He starred on the ice for Canada during the 1996 World Cup and now, some two decades later, Theo Fleury is back, still front and centre, albeit performing on a far different stage.
Instead of carrying a hockey stick, Fleury will wield a microphone Saturday, when he and his band, the Death Valley Rebels, perform at the World Cup of Hockey Fan Village, in advance of the tournament opener between Europe and the United States.
Fleury is a country and western singer now. And even though he is accustomed to working an audience, and was never much affected by stage fright, Fleury will tell you: His current occupation presents a far greater challenge than the days when he was a high-end NHL goal scorer, and paved the way for a younger generation of small, but talented players to follow in his footsteps.
“I don’t think there’s anything more vulnerable than standing in front of an audience and singing your own material,” Fleury says in a long telephone interview from Vernon, B.C., where he was speaking at three local high schools about his experiences as a victim of sexual abuse.
“But I really wanted to move away from Theo Fleury, Stanley Cup and Olympic champion because I’ve found a greater purpose in my life. Obviously, music has been a huge part of my healing process. The songs are all about helping other people find their own voices. Finding your own voice is one of the most incredible things that can happen to you – finding that courage and strength to be able to come out and tell your own story.”
It took Fleury a long time to get to that point – revealing the details of how he was sexually abused as a junior hockey player – which is why he is so passionate about it now.
Professionally, it was a good week for Fleury. His band was approached by a U.S. concert promoter, interested in working with them and perhaps introducing them to a larger audience.
But personally, it proved challenging. He had to absorb the news that Graham James, his abuser, had been granted parole by the Parole Board of Canada. Fleury repudiated the decision in a strongly worded response, reiterating his frustration at a system he believes is weak on the crime and once again calling Canada a “Disneyland for pedophiles.”
Fleury reminded me: It was 20 years ago – right around the time of the 1996 World Cup – that his former Calgary Flames teammate Sheldon Kennedy first came forward and revealed that he’d been sexually abused as a junior hockey player by James. Kennedy also suggested at the time that at least one other prominent NHL player had suffered the same fate.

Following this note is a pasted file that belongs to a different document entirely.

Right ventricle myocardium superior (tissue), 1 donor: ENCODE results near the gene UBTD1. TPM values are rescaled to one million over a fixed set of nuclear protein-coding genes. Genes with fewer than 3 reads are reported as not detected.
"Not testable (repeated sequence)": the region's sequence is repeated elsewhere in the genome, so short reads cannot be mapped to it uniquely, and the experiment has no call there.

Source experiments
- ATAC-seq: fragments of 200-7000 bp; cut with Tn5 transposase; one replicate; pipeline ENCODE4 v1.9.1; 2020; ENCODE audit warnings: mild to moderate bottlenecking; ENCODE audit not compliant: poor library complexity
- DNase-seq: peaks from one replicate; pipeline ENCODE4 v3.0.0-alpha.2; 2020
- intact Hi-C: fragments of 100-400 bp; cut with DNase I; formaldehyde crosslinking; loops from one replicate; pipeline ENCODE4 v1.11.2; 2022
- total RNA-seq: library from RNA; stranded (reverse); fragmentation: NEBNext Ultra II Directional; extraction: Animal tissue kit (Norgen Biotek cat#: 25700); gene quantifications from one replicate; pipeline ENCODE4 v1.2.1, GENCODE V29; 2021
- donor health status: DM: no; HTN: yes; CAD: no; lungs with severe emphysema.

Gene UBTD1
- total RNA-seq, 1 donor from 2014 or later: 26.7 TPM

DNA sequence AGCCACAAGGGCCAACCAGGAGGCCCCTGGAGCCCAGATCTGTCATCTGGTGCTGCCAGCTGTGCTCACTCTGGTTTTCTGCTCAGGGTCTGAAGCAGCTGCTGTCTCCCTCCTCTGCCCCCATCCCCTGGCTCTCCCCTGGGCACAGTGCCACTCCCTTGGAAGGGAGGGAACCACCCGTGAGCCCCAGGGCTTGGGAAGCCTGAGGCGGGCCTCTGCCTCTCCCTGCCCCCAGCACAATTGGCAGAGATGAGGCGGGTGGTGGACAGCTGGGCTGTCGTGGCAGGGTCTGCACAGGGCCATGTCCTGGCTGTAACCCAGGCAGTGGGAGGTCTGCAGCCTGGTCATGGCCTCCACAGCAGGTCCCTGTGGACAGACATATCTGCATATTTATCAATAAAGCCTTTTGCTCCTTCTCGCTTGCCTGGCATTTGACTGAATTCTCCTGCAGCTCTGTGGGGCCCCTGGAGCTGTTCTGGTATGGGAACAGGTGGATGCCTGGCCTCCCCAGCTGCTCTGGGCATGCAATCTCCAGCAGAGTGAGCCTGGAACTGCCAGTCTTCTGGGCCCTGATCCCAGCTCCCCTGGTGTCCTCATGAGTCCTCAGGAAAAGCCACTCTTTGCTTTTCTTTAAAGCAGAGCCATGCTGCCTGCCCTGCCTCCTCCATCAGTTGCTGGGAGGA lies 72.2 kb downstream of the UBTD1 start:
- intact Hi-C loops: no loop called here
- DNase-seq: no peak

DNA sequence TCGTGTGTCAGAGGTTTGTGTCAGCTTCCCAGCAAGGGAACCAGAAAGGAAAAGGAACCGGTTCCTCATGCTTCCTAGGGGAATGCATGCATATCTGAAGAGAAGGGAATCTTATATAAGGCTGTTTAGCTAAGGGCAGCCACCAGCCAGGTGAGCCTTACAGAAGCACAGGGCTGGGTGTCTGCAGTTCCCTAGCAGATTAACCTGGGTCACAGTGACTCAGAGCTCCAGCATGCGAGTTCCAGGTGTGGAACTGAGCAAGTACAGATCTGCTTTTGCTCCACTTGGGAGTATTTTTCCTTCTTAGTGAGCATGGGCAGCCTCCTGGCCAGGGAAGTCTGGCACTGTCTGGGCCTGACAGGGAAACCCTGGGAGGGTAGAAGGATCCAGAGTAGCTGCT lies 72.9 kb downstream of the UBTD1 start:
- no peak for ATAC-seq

Many connected the dots and concluded that player likely had to be Fleury.
But Fleury wasn’t ready yet to acknowledge what had happened, and it left him in a quandary, publicly dodging questions about the matter, while trying to sort it all out in his head. Eventually, it became too much to bear. His life spiralled into chaos; he pondered suicide; and only in time, after years of trying, he found a therapist that he connected with and was able to get his life back on course.
Nowadays, Fleury spends most of his time counselling others who endured similar experiences.
“At the end of the day, I don’t think I was meant to be a hockey player,” says Fleury now. “It was a phase in my life to get me to this point, to find the real purpose, which is helping other people get better – and by doing so, I’m also helping myself. I couldn’t grasp onto that concept in ’96 because I wasn’t mature enough. I was living in my trauma.
“But that time was the start of my downfall. For eight months, people were asking, almost every day, if I was the other guy and I basically had to say no comment. It was a difficult time. I don’t call it ‘addiction,’ but I got heavier into the coping phase of my life. I added the hard drugs into my repertoire and it wasn’t good. Even though the World Cup tournament was amazing and awesome, after that, things were not a lot of fun.”
Fleury is touring in support of his album and the single is aptly named: My Life’s Been A Country Song.
“Just as when I came into hockey, as an underdog, I’m in the same place,” he said. “I’ve got to start right at the bottom and gain credibility and respect. But that’s what I love about this.”
As for hockey, Fleury is now just a fan – and like a lot of fans, wants to see how Team North America, the collection of under-24 NHL talent, fares against older, more experienced competition. In 1996, he played on the same line as Steve Yzerman and Rod Brind’Amour and scored four goals and six points in eight games, third on the team behind Wayne Gretzky and Paul Coffey.
But Canada ultimately lost the tournament final to the United States, which set off a lot of national hand-wringing about the state of the game, something that remains a source of frustration to Fleury.
“It was one of those tournaments that at the end was really disappointing for all of us, but how it was blown up – that hockey in Canada is in trouble – was wrong,” Fleury says. “We lost because Mike Richter stood on his head. It was that simple. We just didn’t score. And when they got their opportunities they did.
“I know this is a made-for-TV making thing for the NHL and the players’ association, but some of the greatest hockey ever played has been in the Canada Cups and the World Cups. Everybody has caught up. Watching what the North American team has done in the first few games, and how that Canada-U.S rivalry is heating up, it shows there are some great rivalries in international hockey. There’s lots of drama, lots of stories. It’s going to be a great tournament.”Report Typo/Error